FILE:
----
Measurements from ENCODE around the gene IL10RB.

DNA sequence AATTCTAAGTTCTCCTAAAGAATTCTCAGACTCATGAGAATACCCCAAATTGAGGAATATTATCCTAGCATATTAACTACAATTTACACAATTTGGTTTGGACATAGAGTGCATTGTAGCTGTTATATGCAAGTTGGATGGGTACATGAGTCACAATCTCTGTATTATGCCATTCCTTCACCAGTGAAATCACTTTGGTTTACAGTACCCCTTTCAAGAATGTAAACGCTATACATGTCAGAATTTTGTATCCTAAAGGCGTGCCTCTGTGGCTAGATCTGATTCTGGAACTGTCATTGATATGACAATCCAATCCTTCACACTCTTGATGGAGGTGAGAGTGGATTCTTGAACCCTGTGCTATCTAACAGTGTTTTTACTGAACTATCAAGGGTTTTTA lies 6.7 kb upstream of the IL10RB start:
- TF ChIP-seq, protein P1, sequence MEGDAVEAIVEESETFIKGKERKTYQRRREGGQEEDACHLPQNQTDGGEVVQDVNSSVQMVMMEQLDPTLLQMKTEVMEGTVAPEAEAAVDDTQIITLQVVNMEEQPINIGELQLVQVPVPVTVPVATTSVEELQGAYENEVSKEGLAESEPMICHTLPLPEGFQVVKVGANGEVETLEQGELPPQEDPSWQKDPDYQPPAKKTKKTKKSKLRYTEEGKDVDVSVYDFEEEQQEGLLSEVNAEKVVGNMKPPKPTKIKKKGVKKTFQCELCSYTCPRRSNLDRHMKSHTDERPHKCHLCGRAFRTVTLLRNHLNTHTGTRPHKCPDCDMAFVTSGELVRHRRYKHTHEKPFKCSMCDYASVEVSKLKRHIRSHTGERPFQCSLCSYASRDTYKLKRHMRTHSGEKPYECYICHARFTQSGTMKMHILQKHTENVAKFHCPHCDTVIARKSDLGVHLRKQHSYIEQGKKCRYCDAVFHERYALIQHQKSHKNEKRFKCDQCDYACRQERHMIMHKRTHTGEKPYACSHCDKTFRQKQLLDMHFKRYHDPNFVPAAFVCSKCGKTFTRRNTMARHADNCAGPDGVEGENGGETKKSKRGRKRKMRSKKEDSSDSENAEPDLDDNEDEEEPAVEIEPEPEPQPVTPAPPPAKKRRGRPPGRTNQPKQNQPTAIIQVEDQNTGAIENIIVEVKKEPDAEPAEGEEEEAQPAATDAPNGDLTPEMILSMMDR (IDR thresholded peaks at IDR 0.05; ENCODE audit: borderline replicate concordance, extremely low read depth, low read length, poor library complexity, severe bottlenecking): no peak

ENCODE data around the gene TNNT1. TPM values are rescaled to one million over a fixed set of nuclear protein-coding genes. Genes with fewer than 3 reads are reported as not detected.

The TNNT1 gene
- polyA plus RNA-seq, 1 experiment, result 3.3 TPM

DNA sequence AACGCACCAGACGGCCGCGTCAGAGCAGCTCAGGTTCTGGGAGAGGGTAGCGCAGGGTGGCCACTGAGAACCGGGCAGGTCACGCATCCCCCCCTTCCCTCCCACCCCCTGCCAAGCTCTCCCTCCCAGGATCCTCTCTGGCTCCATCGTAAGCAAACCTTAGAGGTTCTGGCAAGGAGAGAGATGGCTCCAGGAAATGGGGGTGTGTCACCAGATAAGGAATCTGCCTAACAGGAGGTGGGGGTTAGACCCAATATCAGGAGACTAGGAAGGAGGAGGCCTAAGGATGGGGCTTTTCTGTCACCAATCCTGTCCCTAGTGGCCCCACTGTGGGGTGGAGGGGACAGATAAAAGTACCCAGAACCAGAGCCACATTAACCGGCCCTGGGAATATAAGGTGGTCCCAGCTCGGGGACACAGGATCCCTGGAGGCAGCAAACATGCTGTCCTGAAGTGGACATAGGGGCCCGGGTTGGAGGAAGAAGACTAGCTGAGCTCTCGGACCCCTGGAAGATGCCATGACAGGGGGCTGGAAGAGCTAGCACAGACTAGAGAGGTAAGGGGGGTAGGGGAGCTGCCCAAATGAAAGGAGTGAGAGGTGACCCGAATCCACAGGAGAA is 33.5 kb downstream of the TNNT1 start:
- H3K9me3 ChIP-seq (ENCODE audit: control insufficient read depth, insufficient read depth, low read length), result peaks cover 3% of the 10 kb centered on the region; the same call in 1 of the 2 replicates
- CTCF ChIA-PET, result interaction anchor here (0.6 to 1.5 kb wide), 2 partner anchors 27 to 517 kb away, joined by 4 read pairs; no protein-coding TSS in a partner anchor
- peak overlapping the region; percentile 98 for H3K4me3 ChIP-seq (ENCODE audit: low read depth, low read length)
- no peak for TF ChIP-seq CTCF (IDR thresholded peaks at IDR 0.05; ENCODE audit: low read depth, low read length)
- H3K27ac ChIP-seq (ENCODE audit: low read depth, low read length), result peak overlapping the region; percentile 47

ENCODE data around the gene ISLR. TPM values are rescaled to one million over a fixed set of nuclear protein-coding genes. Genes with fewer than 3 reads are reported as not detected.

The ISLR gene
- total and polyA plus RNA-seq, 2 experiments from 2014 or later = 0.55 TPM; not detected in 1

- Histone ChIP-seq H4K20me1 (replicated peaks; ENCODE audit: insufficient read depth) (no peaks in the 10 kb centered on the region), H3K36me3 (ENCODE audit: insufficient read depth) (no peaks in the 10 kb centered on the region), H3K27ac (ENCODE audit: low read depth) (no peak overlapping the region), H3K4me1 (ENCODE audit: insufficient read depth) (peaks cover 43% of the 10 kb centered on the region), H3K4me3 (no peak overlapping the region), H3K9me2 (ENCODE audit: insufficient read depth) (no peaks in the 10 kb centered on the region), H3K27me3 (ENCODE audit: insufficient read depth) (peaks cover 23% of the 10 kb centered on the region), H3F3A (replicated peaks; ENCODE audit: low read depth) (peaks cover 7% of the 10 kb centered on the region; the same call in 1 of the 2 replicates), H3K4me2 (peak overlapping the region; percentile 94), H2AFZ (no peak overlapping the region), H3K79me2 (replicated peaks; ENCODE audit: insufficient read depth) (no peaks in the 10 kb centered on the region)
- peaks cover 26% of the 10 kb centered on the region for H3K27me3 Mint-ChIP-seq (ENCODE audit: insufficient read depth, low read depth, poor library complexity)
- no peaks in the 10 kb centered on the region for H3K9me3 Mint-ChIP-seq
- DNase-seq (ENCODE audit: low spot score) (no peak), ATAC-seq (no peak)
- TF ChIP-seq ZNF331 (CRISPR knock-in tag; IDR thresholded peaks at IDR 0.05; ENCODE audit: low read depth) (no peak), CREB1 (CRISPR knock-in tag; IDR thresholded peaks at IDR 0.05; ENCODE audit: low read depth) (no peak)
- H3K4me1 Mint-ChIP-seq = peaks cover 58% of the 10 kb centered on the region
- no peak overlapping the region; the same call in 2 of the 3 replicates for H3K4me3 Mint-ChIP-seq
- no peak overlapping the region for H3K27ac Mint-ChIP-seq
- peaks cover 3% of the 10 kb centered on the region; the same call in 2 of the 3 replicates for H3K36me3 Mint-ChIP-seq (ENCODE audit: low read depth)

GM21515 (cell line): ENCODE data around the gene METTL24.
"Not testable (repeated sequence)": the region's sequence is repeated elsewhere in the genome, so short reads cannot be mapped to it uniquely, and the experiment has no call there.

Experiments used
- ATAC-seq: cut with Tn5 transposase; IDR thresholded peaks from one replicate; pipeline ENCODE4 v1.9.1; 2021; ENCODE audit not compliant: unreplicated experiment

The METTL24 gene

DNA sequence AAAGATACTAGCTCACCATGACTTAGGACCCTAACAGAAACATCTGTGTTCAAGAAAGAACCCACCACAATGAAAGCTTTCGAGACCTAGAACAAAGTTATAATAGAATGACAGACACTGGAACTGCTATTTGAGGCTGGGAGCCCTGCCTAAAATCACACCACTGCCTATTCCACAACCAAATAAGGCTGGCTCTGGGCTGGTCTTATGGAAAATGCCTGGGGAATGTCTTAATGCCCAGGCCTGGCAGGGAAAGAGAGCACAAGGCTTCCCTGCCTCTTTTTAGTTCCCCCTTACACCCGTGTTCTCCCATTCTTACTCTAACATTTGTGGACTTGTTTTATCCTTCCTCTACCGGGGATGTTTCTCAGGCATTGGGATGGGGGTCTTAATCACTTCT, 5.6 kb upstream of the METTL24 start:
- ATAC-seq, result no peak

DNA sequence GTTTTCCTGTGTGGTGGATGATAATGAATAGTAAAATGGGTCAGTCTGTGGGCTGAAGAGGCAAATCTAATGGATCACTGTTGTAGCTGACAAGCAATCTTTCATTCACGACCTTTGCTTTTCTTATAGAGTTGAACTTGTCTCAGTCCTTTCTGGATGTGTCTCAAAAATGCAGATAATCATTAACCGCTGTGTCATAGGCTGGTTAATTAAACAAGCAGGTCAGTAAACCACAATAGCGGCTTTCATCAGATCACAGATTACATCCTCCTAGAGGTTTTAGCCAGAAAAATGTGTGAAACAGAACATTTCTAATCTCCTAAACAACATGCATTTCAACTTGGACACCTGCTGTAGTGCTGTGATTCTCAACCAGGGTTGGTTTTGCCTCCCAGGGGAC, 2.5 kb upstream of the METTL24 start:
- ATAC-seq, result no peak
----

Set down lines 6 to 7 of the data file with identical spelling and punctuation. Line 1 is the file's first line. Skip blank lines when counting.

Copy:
- polyA plus RNA-seq, 1 experiment, result 3.3 TPM

DNA sequence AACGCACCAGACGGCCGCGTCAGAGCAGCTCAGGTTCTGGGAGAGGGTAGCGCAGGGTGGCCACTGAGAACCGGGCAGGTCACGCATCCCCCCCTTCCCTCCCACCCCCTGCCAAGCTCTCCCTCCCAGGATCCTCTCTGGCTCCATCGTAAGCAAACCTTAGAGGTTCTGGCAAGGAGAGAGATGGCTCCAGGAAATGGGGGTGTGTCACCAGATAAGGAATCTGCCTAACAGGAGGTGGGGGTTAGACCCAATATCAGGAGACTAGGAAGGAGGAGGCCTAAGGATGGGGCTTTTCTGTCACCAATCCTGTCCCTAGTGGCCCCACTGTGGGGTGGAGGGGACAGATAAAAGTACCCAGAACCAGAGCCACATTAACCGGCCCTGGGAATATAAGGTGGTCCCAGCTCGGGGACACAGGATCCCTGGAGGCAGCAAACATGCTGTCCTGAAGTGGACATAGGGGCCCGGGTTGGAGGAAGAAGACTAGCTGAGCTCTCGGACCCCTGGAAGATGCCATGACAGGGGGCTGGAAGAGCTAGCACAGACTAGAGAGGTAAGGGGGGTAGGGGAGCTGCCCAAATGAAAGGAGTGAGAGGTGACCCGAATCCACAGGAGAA is 33.5 kb downstream of the TNNT1 start: